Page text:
Tech Data revealed the depth of its problems in Europe today when it unveiled a $155.5m loss for the second quarter.
Trades Union Congress general secretary Brendan Barber has proposed that employers who transplant British jobs oversees should take some responsibility for the holes they leave in the economy and peoples' lives back home.
Mexican archaelogists have unearthed grisly evidence of Aztec resistance to the Spanish conquest of their land: around 550 skeletons of men, women and children who were ritually sacrified and partially eaten by their captors, Reuters reports.
Mouse maker Logitech today introduced its first input device with a freely-rotating scroll wheel, aiming the system at gamers looking for fast weapon changes and Microsoft Office users who need to be able to whizz through long documents.
Security researchers have identified performance problems with a recent wireless driver security update from Intel. Vulnerabilities in Centrino device drivers for Windows and Intel's PROSet management software prompted a security update three weeks ago.
A passenger who rather ill-advisedly told security at Chicago's O'Hare Airport that part of his penis pump was a bomb faces a possible three years' jail on a felony disorderly conduct rap, The Chicago Sun-Times reports.
Officials from the Tokyo subway system have reversed an earlier decision not to display a "overly stimulating" poster of highly-talented and highly-pregnant US chanteuse Britney Spears in her birthday suit on the cover of Harper's Bazaar.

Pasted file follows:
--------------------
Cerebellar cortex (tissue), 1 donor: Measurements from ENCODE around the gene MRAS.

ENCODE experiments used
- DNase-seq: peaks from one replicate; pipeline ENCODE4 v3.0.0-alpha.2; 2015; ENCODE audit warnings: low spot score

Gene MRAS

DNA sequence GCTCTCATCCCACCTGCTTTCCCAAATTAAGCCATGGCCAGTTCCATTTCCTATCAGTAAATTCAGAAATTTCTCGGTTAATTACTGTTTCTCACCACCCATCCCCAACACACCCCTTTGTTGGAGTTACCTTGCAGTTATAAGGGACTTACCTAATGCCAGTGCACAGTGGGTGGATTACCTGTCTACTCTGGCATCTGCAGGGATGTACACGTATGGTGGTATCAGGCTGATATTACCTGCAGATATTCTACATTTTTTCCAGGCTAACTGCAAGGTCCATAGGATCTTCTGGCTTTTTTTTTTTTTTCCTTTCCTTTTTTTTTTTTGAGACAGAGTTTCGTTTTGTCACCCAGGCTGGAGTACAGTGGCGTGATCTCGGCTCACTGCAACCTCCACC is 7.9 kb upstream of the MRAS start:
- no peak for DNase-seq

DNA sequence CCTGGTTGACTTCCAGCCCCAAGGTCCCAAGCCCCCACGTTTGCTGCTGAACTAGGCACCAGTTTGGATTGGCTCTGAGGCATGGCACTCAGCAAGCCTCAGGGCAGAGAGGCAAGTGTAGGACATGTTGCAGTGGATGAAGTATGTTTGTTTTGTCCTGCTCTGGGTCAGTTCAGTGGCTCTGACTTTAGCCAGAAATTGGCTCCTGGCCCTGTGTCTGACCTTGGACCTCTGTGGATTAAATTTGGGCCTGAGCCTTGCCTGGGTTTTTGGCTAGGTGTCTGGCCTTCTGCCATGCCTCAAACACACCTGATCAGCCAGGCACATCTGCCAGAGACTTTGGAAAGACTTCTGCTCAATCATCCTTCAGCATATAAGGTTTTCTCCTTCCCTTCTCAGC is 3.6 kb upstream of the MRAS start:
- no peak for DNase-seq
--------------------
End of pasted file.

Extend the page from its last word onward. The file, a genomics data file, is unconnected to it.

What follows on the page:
A little while ago, I wrote about the GWT (Google Web Toolkit) here, which I'm particularly interested in as it provides a pure Java environment that can be translated into pure AJAX-style code.
BenQ Mobile certainly has an eye for the ladies. Having announced butterfly-branded and Hello Kitty kitted versions of its AL26 slider phone, the company today said it's out to captivate women "women with a desire for elegance and dazzling color" by seducing them with its upcoming "luxury style statement" SL80 handset.
T-Mobile UK has launched its incarnation of Research in Motion's BlackBerry 7130, the push provider's latest phone-style email gadget.
After last season's bumper ozone hole, this year things look set to be much less dramatic, and scientists even say the hole may have stopped widening.
Canon has launched the follow-up to its hugely popular digital SLR camera, the EOS 350D, bumping the new model's image sensor up to ten megapixels and adding a dust-busting technology to its internal workings.
The International Astronomical Union's (IAU) general assembly shindig in Prague has voted to boot Pluto out of the league of planets, declaring in a resolution: "The eight planets are Mercury, Earth, Venus, Mars, Jupiter, Saturn, Uranus and Neptune."
Lite-on unveiled its internal Blu-ray Disc writer, the LH-2B1S, in June this year, promising to ship it in August. It hasn't shipped the drive - it'll now appear in October - but that hasn't stopped the company announcing a new, external model, the LX-2B1U.
US fraudsters were able to pose as a pizza outlet after a credulous AT&T service rep redirected calls from cooks to crooks.
Plenty of controversy will greet Intel's "Tulsa" processor for servers when it arrives next week.
Microsoft has been persuaded to install a panic button in UK editions of Messenger, enabling every crackpot and prankster to distract police with claims that online sexual predators are pursuing them. A mere mouse click will alert the authorities that an online sex offender has been discovered.
Oracle has bought real-time analytics technology from Sigma Dynamics to boost its own capabilities in online sales, marketing and call-center analysis.
Dell isn't the only manufacturer affected by Sony's exploding batteries. Apple has issued a recall of 1.8m batteries for PowerBooks and iBooks sold between October 2003 and August 2006 inclusive. It's the fourth time in two years that Apple has issued a recall, but this time it's by far the most serious.